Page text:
We blurted out freely what our experiences had been while there, again, a mixture of exemplary to miserable. I’m not alone to be surprised by some of the stories shared and how unconscious of others’ pain I’d been. We were fourteen through seventeen, and we remarked about how woefully unequipped we’d been to even know the questions to ask of each other to help those of us through the mire of teenage angst. Meanwhile, we were together in the crucible of coming of age, witness to each others’ intellectual and emotional development.

More importantly for the purposes of this post, our host asked us each to share why were we there in that zoom room together at this moment in our lives.

Boom. There it is. The question of the month/year. What’s brilliant about being this side of 60 is that we know the questions to ask now. We know how to tease out the the fourteen year old experience from the mix and to revel in the way that in spite of that temporal wart of misery, each of us has come away from the experience of St. Paul’s with resilience, and a world-facing talent. Many of us are artists, writers, academics, environmental activists and scientists, caring contributors to our communities. We are a fierce group of strong, confident women in the world. We came of age together, and can see the kernels of who we were then in the full grown stalks of the women we are today.

Does that mean we’re all completely satisfied with where our lives have gone? No. Does that mean we don’t each have a new chapter ahead in our lives to complete or explore? Of course not. I was so moved by the comfortable and kind way they probed into my loss of my husband. It is the perfect example of knowing how to ask the tough questions we had no way of knowing how to ask when we were teens. It came from a deep pool of caring, and also from a natural curiosity about trying on the idea of how they would master under similar circumstances. We don’t talk about serious loss of our partners in the world I live in, anyway. I felt their questions in the loving way they were intended. I felt buoyed by them to share briefly what that trajectory has been. What I wish I had told them was how our friend Nora demonstrated her love for me and support during that difficult time, by flying out to Los Angeles in March, 2019 to help be my Tension Tamer. That’s who Nora has become. It’s a prime example of the strength of our early DNA in forming who we have become.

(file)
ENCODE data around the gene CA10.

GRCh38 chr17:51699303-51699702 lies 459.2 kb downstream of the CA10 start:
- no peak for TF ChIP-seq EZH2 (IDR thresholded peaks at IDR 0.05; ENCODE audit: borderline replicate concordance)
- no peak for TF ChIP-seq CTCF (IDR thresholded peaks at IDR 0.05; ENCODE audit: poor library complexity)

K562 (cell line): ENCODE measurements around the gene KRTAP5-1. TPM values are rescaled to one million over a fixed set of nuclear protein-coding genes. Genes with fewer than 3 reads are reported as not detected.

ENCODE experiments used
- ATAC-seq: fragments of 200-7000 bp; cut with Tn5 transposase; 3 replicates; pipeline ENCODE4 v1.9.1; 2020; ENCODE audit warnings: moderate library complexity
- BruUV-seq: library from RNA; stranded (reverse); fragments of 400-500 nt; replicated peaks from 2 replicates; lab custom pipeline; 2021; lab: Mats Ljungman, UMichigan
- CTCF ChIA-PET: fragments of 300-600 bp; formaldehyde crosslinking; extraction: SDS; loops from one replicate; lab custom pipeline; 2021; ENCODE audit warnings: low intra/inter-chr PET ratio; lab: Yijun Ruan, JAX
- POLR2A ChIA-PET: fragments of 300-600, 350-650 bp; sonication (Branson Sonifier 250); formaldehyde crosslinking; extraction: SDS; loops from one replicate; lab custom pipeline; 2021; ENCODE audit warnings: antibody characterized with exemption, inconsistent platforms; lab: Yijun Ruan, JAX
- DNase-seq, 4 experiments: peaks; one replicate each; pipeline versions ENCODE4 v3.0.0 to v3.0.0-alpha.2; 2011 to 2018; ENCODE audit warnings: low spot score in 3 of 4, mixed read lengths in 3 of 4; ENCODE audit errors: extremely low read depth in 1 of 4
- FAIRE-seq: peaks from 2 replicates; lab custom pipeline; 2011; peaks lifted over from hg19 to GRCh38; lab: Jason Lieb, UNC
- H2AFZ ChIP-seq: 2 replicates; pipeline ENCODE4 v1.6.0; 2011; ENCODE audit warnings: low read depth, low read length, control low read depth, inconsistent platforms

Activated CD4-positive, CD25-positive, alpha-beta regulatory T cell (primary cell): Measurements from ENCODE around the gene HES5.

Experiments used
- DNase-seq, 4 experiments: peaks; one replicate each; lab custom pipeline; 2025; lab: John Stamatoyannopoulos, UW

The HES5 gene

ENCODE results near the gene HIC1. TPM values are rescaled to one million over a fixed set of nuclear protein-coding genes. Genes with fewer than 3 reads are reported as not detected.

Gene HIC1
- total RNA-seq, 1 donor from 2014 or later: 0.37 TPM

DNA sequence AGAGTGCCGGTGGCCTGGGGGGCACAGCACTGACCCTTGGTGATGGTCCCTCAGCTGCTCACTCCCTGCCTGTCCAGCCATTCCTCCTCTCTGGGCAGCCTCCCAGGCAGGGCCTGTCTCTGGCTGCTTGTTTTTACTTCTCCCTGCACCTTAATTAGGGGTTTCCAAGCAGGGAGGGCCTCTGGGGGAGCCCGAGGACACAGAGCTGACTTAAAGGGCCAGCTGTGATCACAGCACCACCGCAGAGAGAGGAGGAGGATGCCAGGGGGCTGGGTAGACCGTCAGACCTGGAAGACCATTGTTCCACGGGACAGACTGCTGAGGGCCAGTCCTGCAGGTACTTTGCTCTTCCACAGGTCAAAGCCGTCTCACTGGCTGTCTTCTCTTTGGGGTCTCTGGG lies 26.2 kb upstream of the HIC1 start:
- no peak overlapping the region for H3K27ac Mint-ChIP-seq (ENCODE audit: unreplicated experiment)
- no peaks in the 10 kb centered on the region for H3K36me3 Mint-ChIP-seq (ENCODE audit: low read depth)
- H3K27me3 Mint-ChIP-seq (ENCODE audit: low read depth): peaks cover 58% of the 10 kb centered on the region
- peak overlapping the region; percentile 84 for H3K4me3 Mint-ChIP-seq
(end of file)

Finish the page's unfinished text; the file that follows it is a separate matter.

Their questions last night allowed me to share the deep swim from the dark blue of that graph of Fear, through Learning and now how I’m on the shores of Growth. I am in the place where I am defining who I want to be in the world. For the first time since I was that young woman they all knew. In a funny way, I am that young woman clad in white eyelet, processing onto the back lawn behind the chapel, pondering the unlimited prospects ahead of me. What do I want to do (or perhaps now, continue to do) with my life? And we’re all in the same procession, ladies.

During our zoom mini reunion last night, I floated the idea of creating a story board or portal for sharing stories of resilience with young women who are currently in the crucible of teenage years, specifically at SPS. Perhaps the form it takes is sharing what we know about the right questions to ask so that those fourteen through seventeen year olds can find the comfort that we now know was right there had we known how to ask.

There is much to be said for the reconnecting this damn pandemic has allowed us to do. I’m so grateful to our friend Nora for organizing this lovely and loving group of women to journey forward out of this crisis with. I also can’t wait to be on the shore to hand out the towels.

From a happy reunion in 2016 in Chatham, MA